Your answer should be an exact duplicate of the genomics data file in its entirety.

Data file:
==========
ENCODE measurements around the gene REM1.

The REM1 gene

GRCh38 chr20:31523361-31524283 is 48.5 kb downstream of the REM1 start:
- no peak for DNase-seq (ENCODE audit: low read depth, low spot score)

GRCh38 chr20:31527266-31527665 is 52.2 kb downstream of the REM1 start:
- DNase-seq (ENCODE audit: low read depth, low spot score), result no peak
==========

ENCODE measurements around the gene REM1.

The REM1 gene

GRCh38 chr20:31523361-31524283 is 48.5 kb downstream of the REM1 start:
- no peak for DNase-seq (ENCODE audit: low read depth, low spot score)

GRCh38 chr20:31527266-31527665 is 52.2 kb downstream of the REM1 start:
- DNase-seq (ENCODE audit: low read depth, low spot score), result no peak